Byzantium

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Byzantium was a Greek city, according to legend first settled by Megarians and Argives under (the probably fictional) Byzas about 657 B.C.. In 196 A.D. it became nearly completely destroyed by Septimus Severus. Later, he rebuild large parts of the town and renamed it Augusta Antonia. The city was redounded by the Roman Emperor Constantine the Great in 330 A.D. with special ceremonies, some of which were in his newly adopted Christian religion but most of which were in the traditional Roman religion therefore reinforcing the political link with Rome, and became shortly afterwards the new capital of the Eastern Roman Emperor; renamed Constantinople after the Emperor.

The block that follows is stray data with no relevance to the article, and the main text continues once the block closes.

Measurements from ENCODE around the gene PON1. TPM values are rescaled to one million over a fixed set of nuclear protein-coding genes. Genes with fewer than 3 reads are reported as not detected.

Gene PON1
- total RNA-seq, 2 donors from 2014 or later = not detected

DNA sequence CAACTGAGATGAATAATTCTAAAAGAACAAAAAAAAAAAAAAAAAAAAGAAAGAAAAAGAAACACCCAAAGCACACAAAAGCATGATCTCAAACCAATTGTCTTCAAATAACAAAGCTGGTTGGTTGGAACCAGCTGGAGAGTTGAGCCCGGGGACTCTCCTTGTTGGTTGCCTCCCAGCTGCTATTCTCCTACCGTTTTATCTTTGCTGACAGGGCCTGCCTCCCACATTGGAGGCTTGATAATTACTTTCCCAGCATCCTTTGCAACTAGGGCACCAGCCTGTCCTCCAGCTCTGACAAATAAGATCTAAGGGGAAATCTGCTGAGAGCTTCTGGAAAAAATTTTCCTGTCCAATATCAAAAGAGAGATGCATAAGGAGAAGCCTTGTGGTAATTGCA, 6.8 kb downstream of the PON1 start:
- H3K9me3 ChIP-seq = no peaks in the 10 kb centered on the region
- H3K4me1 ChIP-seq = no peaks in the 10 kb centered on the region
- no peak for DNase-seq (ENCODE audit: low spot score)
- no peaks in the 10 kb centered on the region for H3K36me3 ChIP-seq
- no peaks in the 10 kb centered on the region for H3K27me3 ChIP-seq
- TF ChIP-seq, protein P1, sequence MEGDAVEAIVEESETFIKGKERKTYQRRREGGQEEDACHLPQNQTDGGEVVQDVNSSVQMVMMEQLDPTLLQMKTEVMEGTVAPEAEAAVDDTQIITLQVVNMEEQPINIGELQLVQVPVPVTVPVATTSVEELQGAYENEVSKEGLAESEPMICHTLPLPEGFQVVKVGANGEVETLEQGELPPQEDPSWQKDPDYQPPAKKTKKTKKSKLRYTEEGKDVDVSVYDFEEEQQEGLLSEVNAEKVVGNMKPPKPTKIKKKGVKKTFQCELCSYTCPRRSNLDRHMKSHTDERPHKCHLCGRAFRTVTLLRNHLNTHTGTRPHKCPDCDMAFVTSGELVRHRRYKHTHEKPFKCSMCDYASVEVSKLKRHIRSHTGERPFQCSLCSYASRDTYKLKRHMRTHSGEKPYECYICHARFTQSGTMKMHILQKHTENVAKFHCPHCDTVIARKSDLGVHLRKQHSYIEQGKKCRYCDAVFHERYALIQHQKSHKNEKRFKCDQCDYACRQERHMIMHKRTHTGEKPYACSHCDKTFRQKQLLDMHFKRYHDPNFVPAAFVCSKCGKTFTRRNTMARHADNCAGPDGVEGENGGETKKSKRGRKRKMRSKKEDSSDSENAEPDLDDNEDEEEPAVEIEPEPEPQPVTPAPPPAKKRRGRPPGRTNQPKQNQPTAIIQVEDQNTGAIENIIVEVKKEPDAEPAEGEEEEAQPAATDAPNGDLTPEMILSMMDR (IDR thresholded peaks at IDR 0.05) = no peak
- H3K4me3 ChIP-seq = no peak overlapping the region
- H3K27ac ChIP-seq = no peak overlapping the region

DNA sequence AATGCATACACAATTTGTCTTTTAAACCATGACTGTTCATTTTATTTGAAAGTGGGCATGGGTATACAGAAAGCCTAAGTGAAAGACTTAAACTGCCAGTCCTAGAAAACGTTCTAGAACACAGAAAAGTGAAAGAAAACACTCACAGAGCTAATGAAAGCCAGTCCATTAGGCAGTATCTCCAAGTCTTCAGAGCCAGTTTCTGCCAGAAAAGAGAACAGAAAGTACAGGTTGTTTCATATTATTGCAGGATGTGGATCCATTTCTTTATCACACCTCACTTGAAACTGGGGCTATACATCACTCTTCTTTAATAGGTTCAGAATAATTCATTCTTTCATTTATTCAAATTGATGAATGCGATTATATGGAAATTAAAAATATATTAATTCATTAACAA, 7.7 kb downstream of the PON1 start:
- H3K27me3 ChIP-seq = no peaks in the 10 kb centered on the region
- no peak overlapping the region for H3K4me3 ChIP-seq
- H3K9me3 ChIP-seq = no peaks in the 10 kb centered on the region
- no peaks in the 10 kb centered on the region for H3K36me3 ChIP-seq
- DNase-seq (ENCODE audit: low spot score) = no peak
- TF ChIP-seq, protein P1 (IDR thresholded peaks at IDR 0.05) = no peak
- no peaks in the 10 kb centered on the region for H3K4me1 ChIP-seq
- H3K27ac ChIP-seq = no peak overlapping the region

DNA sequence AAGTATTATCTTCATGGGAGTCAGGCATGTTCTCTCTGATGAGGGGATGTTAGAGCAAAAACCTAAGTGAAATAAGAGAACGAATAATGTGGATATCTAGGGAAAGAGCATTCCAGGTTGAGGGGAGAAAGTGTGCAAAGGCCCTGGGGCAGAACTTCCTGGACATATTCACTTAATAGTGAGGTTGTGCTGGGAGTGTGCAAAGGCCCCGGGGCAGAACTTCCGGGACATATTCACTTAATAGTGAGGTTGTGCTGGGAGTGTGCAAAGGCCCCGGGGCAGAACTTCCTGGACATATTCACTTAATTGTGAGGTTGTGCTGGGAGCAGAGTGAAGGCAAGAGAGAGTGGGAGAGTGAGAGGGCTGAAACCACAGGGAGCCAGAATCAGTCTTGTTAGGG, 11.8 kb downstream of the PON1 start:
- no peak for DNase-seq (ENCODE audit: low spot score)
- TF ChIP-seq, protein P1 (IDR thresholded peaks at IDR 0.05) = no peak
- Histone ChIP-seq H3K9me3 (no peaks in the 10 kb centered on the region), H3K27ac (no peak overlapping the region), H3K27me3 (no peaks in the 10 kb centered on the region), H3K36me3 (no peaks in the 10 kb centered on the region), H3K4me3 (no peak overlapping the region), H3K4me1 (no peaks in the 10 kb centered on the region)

Byzantium remained the capital of the eastern part of the empire when the empire was divided into two halves in 395 A.D., and whereas the western half fell to Barbarian invasions in the space of less than a century, the eastern half survived through the entire Medieval period. Initially the center of Eastern Orthodox Christianity (Byzantine Empire), it was sacked by the Western Christian forces of the Fourth Crusade in 1204 and wasn't regained by the Byzantines, under Emperor Michael VIII Palaeologous, until 1261. After this it grow weaker and smaller.

Constantinople finally fell to Ottoman forces on Tuesday 29 May 1453 A.D. It is today the Turkish city of Istanbul.

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